So, the JR Pass; man, how I always looked on with envy at all the tourists (including family & friends when they visited) just breezing through the Shinkansen gates, flashing their JR Passes like a wave of a wand, to be whisked away here, there, and everywhere at high speed on Japan’s iconic bullet trains. For me as a legal resident of the country, the JR Pass was unavailable, a magical land of affordable super-fast transportation from which I was forbidden; a round trip from Kyoto to Tokyo alone would’ve cost me around 10% of my monthly salary as an English teacher, so how I longed for one of those passes. Had I been able to get my hands on one, I would’ve absolutely caned it!
…and so when I returned to Japan years later as a tourist, I got a JR Pass and proceeded to do exactly that! In 7 days I did:
Hakata – Shin Osaka
Shin Osaka – Kanazawa & back
Shin Osaka – Inari (Kyoto) & back (for Fushimi Inari Shrine)
Shin Osaka – Tokyo & back
Shin Osaka – Takamatsu & back (over the Great Seto Bridge)
Shin Osaka – Hakata
(I arrived & departed on the JR Beetle ferry from Korea – not covered by the pass unfortunately)
…which was ¥95,880 worth of tickets for ¥29,000. Not bad!
I was seriously going for it though – having previously lived in Osaka, Tokyo, and Kyoto, I wasn’t spending time exploring those cities, but was catching up with friends in the evenings while taking day trips to places I’d always fancied visiting but hadn’t been able to justify the expense. I went to Takamatsu literally just to see the Seto Inland Sea and go over the Great Seto Bridge, because I’m a geek and because, well, I had a JR Pass so fuck it, why not?! I doubt the majority of JR Passes get thrashed quite so heavily, but you can easily get your money’s worth.
JR Pass Example Itineraries
Basically, if you’re doing anything much more than Tokyo – Kyoto return (26,800 yen), a JR Pass is going to be good value; 29,000 yen for the 1-week pass, and obviously the more you use it the better value it becomes. If you’re landing at Narita, you can use the Narita Express to & from the airport on days 1 & 7, which comes to over 5,000 yen; add a round trip to Kyoto, and you’re already saving money. Any other travel you do on top of that – perhaps travelling back to Tokyo from Kyoto via Kanazawa, or taking day trips from Kyoto to Nara or Osaka, or from Tokyo to Nikko, plus all your local JR journeys on Tokyo’s Yamanote Line etc – is money saved.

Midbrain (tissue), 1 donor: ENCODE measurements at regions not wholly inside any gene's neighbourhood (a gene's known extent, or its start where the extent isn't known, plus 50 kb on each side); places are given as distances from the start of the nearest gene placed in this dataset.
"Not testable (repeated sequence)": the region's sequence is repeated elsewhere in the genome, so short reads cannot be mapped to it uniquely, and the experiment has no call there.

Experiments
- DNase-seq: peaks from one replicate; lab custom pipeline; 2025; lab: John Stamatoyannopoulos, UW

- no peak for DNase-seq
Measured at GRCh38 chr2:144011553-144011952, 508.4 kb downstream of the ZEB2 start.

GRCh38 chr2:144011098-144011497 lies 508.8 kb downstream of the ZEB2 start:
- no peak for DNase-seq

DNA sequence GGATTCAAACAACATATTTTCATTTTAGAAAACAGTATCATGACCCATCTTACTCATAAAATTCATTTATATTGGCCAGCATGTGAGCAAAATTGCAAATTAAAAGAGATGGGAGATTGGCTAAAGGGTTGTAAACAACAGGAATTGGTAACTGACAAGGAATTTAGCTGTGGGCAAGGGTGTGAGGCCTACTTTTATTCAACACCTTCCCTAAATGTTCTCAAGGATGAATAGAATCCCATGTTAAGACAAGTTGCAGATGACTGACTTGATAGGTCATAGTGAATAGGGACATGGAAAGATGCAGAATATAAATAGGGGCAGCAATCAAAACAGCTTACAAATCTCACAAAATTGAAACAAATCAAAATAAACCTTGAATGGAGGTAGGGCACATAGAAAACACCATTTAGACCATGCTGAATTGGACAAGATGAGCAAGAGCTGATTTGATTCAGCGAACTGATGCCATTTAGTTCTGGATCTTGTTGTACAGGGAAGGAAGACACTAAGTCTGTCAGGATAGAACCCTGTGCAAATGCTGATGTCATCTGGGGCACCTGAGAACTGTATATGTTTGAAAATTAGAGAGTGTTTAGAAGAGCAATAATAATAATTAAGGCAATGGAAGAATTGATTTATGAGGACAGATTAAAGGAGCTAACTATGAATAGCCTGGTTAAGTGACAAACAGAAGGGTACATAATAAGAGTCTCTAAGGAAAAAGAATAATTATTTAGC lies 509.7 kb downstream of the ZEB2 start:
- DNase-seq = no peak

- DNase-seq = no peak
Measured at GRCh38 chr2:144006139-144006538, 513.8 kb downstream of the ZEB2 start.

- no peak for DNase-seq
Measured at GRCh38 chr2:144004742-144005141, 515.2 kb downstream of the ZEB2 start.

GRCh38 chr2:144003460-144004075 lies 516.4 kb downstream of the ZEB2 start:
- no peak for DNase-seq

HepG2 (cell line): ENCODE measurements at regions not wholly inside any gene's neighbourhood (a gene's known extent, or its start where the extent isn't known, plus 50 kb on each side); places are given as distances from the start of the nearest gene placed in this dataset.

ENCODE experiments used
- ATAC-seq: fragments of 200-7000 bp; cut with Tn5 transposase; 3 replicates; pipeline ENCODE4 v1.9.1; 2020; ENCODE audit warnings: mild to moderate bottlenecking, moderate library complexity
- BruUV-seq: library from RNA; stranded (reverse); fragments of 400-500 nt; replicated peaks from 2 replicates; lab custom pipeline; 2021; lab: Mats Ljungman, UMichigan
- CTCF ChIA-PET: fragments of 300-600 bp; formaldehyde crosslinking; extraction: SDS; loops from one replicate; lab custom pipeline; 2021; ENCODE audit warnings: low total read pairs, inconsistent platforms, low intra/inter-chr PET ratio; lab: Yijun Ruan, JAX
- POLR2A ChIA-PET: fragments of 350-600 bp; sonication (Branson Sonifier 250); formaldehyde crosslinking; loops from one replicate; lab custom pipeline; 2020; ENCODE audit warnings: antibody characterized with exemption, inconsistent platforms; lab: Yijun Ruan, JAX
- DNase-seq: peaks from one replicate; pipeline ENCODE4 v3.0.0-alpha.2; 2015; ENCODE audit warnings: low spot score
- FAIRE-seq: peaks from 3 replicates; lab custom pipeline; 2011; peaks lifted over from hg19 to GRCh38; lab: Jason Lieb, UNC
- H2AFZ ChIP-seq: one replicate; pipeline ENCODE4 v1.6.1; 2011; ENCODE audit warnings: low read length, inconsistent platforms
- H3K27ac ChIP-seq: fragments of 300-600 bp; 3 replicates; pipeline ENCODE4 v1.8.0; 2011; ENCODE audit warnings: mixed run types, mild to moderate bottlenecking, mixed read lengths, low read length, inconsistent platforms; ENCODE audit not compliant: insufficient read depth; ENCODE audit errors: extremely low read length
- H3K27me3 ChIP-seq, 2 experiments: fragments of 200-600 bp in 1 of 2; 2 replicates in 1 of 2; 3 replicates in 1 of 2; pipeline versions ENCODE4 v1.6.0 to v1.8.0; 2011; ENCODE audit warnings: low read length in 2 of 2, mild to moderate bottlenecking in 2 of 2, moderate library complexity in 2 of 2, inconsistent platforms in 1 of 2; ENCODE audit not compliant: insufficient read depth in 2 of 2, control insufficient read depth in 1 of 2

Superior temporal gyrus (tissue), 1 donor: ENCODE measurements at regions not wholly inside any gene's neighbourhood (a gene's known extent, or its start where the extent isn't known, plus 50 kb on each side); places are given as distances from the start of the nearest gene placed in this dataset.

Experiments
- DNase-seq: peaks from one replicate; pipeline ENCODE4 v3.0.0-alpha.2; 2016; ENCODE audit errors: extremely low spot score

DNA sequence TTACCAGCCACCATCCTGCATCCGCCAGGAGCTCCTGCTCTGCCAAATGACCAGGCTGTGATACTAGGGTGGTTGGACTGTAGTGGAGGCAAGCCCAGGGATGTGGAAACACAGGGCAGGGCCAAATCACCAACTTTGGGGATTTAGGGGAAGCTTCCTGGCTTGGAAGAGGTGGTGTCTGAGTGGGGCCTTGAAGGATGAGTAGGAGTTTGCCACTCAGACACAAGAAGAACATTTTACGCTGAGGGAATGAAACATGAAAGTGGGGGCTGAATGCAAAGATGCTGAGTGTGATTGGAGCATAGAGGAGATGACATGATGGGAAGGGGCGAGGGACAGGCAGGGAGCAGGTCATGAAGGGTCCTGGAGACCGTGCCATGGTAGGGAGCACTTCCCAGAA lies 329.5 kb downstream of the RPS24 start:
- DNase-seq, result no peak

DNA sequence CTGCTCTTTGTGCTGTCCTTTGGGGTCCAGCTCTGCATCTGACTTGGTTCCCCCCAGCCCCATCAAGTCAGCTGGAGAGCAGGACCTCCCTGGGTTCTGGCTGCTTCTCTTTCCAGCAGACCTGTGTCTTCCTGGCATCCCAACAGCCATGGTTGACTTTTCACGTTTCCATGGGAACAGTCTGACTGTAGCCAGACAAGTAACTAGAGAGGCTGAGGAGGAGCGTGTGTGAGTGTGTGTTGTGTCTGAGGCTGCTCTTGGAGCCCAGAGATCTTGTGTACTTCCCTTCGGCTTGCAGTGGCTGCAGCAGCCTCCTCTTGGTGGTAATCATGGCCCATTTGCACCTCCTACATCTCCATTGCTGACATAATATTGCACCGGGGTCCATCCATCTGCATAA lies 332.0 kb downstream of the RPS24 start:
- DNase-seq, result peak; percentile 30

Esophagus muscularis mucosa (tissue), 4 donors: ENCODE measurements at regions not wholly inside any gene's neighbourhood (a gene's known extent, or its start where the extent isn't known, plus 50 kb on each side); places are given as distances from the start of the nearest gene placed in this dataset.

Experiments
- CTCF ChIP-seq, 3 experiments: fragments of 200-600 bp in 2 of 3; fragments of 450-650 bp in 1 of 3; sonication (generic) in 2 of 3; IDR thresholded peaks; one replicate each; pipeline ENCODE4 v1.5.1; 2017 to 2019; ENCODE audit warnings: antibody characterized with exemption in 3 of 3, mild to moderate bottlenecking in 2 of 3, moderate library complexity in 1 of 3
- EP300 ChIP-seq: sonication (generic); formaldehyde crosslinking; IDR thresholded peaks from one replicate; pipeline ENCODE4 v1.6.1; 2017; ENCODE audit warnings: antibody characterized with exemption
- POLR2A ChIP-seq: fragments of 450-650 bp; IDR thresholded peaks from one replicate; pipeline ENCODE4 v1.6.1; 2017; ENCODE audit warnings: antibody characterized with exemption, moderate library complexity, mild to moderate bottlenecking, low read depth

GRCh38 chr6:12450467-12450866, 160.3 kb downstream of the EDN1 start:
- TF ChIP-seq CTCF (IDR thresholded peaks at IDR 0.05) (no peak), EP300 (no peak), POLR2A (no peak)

A 1-week sample itinerary of Narita – Tokyo – Kyoto – Kanazawa – Tokyo – Narita would be 39,000 yen bought as separate tickets, so a healthy saving.
A typical 2-week route might be Tokyo to Fukuoka and back e.g. Narita – Tokyo – Hakata (Fukuoka) – Hiroshima – Osaka – Kyoto – Tokyo – Narita, which would already be 60,000 yen without including any daytrips (e.g. Nagasaki from Fukuoka, Nara from Osaka, etc). As the 2-week pass is 46,000 yen, it’s great value for this itinerary.
However, if you did either of those itineraries without returning to Tokyo i.e. fly in to Tokyo & out from Osaka / Fukuoka, then the pass would no longer be worth it.
How to Buy a JR Pass
If you want to get a JR Pass, there are now two options – buy a voucher before departure, which you exchange for the actual pass at the ticket office after arrival; or, simply buy one in person at the ticket office. Prior to 2017, the former was the only option; since March 2017, passes have also been sold over the counter. The price for a 7-day pass is 33,000 yen bought over the counter in Japan (vs 29,000 yen bought online in advance).
2-week passes are 46,000 online or 52,000 in Japan
3-week passes are 59,000 online or 65,000 in Japan
So, if you’re organised and like saving 40 to 60 dollars, online is still the way to go – I have an affiliate partnership with Japan Rail Pass, so if you click on one of my links to their site (like this one) or one of the ads on this page and make a purchase, you save 40 dollars and I also get a bit of commission (at no extra cost to you) – it’s a win-win, so if you’ve found my site useful or interesting please consider it!
If you’re not so organised, you can just rock up at the ticket office of selected major stations (Tokyo, Shinjuku, Yokohama, Nagoya, Osaka, Hiroshima, Hakata, Niigata, Sendai, & Sapporo, and Narita, Haneda, Kansai, & Chitose (Sapporo) airports) and buy it then & there – the crucial requirement remains that you entered the country on a tourist stamp or visa, and not a work or study etc visa.
The JR Pass really is the best way to cover a lot of ground in Japan. Next time I have one, should there be a next time, I reckon I’ll ride the Komachi Shinkansen (to Akita) and the Hokkaido Shinkansen just for the hell of it, because they’re the two coolest-looking trains on the planet (the Akita Shinkansen is red, and looks to me like the long-nosed tengu, and the Hokkaido Shinkansen is the racing green one). Don’t care if it makes me sound like an otaku (geek) – I am, and those trains are awesome!
Any questions about the JR Pass? Give me a shout below!
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